Believed to be the oldest standing castle in Scotland, austere Aberdour overlooks the Firth of Forth and has its origins in the 12th century. Built of stone and starting life as a narrow, tall ‘hall-house’, it was the work of the aristocratic De Mortimer family and was later fortified and repeatedly extended until the 17th century.
Today sections of the castle’s gently crumbling ruins are open to the public and visitors can wander around at will. The roof has caved in on the older part of the construction but the later additions are better preserved; the chapel retains some of its original stained glass and there’s a quasi-preserved ceiling painting depicting fruit and trees on the first floor of the eastern wing. Adjacent is a fragrant 17th-century walled garden with formal plantings of flowers and a round hive-shaped dovecote to admire.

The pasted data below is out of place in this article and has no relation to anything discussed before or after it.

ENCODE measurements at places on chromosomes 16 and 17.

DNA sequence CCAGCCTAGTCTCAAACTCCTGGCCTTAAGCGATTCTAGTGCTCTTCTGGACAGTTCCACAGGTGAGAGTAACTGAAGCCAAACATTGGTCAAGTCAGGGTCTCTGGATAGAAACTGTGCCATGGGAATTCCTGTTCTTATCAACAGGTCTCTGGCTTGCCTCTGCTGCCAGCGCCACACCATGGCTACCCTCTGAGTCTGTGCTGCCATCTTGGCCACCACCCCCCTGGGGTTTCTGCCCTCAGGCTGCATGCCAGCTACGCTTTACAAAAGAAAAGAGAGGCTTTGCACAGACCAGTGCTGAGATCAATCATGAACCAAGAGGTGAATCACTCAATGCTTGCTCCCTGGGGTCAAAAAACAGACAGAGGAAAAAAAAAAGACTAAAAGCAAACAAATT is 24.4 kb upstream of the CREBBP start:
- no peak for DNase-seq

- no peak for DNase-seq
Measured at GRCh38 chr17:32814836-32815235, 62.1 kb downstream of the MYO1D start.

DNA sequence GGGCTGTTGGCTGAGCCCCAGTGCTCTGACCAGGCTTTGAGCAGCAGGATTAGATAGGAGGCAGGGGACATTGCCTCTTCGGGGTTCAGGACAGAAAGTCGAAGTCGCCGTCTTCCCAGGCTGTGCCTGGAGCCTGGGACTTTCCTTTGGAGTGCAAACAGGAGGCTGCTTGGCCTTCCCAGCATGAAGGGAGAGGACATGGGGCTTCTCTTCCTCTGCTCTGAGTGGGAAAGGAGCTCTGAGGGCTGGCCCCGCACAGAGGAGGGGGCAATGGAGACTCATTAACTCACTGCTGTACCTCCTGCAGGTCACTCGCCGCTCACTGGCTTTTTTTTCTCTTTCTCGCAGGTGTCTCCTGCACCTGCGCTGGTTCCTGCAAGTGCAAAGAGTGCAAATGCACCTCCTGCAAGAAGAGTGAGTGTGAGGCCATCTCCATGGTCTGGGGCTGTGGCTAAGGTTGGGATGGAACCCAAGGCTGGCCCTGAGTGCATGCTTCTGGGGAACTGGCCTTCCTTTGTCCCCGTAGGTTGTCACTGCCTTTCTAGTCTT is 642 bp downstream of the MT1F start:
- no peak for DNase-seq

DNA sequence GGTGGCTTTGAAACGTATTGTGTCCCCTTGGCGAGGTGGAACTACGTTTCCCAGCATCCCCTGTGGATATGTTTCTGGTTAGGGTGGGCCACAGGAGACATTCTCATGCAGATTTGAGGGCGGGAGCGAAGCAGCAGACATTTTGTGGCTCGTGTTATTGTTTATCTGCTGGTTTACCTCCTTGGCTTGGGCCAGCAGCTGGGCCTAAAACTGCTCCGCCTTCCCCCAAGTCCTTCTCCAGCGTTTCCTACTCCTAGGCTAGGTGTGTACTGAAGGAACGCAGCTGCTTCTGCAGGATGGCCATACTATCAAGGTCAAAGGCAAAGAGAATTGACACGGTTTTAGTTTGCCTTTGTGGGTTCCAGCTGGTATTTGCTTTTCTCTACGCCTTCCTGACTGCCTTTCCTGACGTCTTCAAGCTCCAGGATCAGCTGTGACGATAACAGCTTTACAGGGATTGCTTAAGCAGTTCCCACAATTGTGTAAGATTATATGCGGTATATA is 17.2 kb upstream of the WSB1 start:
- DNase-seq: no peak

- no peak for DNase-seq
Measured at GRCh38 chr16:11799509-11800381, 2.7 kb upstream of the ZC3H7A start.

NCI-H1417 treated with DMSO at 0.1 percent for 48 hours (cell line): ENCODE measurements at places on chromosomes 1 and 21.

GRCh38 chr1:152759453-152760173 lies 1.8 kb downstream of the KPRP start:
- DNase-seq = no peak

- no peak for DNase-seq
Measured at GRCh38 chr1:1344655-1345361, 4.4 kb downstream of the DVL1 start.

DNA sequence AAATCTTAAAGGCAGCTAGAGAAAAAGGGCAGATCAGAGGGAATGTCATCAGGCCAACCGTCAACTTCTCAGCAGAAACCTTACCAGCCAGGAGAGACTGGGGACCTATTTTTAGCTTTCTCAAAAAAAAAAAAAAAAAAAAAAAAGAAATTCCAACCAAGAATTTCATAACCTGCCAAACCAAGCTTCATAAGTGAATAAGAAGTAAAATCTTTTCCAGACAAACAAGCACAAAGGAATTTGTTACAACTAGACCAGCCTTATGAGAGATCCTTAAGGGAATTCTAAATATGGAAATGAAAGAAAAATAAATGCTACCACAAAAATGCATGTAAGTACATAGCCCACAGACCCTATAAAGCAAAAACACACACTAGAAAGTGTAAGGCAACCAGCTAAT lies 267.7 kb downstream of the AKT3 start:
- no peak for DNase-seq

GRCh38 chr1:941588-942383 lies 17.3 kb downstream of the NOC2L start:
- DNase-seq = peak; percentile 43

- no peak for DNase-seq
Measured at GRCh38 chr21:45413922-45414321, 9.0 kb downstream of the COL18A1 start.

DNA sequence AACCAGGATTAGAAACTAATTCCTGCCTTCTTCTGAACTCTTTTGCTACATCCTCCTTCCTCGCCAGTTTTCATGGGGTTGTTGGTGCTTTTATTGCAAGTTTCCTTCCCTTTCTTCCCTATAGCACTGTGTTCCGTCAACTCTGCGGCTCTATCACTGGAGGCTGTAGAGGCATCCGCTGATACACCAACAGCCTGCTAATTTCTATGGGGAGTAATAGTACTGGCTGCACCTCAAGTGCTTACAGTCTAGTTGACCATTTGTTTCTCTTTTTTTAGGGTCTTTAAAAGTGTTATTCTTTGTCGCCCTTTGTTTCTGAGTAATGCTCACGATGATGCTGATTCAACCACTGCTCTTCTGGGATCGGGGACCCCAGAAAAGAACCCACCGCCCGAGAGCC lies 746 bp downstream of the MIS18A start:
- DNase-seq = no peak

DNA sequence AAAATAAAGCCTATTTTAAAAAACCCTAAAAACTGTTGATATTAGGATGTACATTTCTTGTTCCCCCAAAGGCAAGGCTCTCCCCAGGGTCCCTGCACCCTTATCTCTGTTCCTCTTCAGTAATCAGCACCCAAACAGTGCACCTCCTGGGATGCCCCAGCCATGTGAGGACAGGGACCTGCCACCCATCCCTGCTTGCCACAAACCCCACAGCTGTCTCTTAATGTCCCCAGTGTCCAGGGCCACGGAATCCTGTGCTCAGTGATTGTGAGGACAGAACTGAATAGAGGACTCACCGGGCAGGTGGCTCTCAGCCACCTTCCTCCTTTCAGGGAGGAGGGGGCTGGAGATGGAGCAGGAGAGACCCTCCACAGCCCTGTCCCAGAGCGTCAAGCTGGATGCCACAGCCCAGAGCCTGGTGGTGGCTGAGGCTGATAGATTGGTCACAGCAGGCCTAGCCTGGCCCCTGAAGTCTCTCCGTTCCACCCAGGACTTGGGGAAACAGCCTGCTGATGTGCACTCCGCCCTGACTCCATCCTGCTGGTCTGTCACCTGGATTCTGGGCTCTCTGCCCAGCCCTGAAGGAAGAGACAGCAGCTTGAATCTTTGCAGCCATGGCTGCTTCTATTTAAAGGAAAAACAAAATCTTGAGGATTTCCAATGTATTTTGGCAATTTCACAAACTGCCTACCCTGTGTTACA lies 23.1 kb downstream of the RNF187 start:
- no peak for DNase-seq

Recently the castle has reached a brand-new audience as the stand in for Sainte Anne de Beaupré’s monastery in France from the hit television series ‘Outlander’, written by US writer Diana Gabaldon.
The ancient church of St Fillan’s stands right next to the castle and is also worth stopping by; it dates from 1123. Aberdour Castle is included on private ‘Outlander’ tours and royal tours of the palaces of central Scotland, both of which depart from Edinburgh.
The castle is open April–September daily 9:30am–5:30pm; Oct–Mar Sat–Wed 10am–4pm. Adverse weather conditions may force unexpected closures. Admission for adults is £5.50; seniors & students are £4.40; children aged 5–15 are £3.30. Admission is free with Historic Scotland Explorer Pass. The castle is just off the A921 coast road between the Forth Road Bridge and Kirkcaldy. Alternatively, it is a five-minute walk from Aberdour train station.